An exceptionally rare painting by Pieter Brueghel the Younger (1564-1638), which had been hanging in a French home since 1900, has sold for €780,000 (£680,000) in Paris. It is one of the 17th-century Flemish artist’s largest known works, measuring 112cm high and 184cm wide.
Malo de Lussac of the auctioneers Daguerre stumbled across the painting during an estimation visit at a large family home in Northern France. It was hanging inconspicuously behind a door in a dimly lit TV room, gathering dust for many years. “My heart was beating so hard,” recalled de Lussac.
The family, who wish to remain anonymous, had owned the painting since the late 1800’s and believed it to be merely a fake. Its provenance before then remains a complete mystery. “In the family it was known as ‘the Brueghel’ but they had no idea it was a real one. They thought it was a copy; just a bit of decoration that wasn’t worth very much,” said de Lussac.
Acting on a hunch, De Lussac sent the work to experts in Germany where it was indeed verified as a genuine Brueghel. When the family finally realised that they had been living with an international masterpiece for decades, de Lussac described the moment as “both funny and touching.”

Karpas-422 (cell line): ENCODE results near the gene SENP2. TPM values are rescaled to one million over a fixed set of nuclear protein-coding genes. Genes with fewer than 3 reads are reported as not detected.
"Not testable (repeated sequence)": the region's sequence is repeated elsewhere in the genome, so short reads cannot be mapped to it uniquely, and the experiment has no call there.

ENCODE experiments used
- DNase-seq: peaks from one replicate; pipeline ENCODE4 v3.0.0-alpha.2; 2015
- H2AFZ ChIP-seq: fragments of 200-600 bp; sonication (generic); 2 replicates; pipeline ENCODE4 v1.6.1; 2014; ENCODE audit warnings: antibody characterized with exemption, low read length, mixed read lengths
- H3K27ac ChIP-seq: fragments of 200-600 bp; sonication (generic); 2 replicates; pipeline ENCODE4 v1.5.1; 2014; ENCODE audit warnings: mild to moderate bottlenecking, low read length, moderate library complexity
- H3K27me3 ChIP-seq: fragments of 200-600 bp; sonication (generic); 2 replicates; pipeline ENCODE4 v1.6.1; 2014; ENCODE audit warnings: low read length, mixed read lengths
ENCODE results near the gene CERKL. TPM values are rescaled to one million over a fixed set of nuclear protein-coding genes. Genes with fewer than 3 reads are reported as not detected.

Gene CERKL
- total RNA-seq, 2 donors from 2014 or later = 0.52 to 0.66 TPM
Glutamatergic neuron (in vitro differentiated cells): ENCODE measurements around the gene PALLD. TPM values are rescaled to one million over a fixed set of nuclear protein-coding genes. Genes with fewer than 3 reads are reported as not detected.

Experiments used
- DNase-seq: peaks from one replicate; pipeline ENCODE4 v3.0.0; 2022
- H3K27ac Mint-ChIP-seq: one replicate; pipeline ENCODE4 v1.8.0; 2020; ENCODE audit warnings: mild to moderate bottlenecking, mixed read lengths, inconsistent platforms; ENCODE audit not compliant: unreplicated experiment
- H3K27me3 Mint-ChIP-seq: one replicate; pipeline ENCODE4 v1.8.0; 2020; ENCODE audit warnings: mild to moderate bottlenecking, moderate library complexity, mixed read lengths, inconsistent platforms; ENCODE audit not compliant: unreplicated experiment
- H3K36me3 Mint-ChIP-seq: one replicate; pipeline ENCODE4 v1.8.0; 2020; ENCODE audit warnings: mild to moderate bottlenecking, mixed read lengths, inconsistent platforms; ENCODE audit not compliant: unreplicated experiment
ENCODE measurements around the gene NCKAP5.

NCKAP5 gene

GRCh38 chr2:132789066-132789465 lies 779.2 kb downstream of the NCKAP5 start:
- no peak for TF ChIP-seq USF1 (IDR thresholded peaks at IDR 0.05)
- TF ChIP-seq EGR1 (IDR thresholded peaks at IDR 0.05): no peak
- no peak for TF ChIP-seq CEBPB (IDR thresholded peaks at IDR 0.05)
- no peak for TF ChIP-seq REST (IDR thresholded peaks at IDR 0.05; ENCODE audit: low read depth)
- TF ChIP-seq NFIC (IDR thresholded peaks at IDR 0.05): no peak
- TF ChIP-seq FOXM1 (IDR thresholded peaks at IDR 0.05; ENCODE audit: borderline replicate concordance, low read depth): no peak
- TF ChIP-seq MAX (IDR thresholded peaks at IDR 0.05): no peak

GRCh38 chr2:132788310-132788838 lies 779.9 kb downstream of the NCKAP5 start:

Brueghel was the oldest son of the Dutch and Flemish painter Pieter Bruegel the Elder (c.1525/1530-1569). He was a prolific artist, painting landscapes and religious subjects, as well as making copies of his father’s artworks.
Painted between 1615 and 1617, ‘L’Avocat du village’ (the Village Lawyer) is a rare version of a theme Brueghel reproduced up to 90 times. About 30 of these versions are signed, including one dating from around 1617 in the Louvre, Paris. In the chaotic scene, a disheartened group of villagers queue behind a desk to see a man presumably collecting taxes. The exact subject matter is still debated, although the tax collector or lawyer is widely thought to be a critique of the Spanish occupation of the southern Netherlands.
Valued between €600,000 and €800,000 (£520,000-£700,000), the newly attributed painting was sold alongside 60 other lots at the Daguerre auction house in Paris on 28 March 2023. It achieved close to the top estimate at €780,000 (£680,000). De Lussac concluded that unearthing Brueghel’s lost masterpiece was “one of those unique finds that happens once in a career.”